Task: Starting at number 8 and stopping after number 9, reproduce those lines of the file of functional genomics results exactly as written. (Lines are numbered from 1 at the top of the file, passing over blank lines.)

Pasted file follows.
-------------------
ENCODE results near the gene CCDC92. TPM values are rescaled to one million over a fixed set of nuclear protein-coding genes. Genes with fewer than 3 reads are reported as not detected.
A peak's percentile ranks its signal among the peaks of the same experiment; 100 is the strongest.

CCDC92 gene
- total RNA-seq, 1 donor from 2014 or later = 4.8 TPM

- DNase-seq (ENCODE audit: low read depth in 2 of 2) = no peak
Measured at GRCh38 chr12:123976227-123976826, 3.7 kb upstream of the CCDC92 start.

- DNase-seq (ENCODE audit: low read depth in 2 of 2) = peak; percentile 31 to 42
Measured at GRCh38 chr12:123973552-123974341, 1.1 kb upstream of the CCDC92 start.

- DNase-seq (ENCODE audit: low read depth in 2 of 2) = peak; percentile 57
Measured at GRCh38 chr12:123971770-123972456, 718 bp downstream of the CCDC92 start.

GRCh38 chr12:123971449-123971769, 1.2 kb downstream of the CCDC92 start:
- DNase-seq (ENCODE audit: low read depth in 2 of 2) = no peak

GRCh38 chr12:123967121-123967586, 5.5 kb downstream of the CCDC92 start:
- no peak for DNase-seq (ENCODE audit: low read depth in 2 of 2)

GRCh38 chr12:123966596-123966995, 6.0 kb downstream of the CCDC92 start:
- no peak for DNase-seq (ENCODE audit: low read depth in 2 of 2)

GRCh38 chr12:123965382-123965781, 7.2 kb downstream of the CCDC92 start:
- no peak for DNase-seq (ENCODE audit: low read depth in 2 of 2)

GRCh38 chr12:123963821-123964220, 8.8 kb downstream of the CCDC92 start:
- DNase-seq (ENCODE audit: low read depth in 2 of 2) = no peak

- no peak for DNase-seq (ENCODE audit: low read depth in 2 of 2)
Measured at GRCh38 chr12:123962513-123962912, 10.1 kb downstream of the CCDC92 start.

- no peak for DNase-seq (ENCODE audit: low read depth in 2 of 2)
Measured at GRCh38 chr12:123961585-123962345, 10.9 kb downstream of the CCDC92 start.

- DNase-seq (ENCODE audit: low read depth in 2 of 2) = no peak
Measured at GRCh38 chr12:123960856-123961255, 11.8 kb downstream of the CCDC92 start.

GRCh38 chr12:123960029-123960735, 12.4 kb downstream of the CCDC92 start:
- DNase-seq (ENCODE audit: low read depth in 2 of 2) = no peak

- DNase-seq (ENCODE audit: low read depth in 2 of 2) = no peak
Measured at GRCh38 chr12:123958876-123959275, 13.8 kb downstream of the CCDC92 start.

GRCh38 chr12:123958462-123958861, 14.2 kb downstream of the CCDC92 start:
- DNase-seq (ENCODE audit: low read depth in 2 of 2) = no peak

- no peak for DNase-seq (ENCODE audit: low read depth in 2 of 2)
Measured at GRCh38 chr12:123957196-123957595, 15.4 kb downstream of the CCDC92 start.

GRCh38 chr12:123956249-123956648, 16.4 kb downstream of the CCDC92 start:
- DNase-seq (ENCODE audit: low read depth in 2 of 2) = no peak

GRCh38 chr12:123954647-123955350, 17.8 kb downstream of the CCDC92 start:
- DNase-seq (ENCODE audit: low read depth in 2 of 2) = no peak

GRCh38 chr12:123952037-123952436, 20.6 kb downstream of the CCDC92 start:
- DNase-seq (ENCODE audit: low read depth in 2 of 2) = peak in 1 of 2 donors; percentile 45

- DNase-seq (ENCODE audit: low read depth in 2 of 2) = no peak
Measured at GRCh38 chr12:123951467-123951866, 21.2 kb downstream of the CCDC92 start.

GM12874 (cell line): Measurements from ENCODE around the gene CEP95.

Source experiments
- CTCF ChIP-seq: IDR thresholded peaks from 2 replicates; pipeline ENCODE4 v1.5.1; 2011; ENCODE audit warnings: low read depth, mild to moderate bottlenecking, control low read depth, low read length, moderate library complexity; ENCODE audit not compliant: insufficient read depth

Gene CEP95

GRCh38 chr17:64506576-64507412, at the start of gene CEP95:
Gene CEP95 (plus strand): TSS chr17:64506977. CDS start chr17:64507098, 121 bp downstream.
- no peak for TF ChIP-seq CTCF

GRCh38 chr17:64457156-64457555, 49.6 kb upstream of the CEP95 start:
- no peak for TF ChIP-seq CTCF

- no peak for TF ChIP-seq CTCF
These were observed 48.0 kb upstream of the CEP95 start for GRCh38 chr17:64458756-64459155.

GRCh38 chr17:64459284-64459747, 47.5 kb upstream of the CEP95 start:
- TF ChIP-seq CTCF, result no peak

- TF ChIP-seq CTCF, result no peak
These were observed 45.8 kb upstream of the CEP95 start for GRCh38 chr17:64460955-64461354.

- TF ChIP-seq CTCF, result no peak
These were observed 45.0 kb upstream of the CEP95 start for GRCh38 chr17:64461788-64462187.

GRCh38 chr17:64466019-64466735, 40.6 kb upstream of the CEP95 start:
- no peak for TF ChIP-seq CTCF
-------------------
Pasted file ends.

Measured at GRCh38 chr12:123973552-123974341, 1.1 kb upstream of the CCDC92 start.

- DNase-seq (ENCODE audit: low read depth in 2 of 2) = peak; percentile 57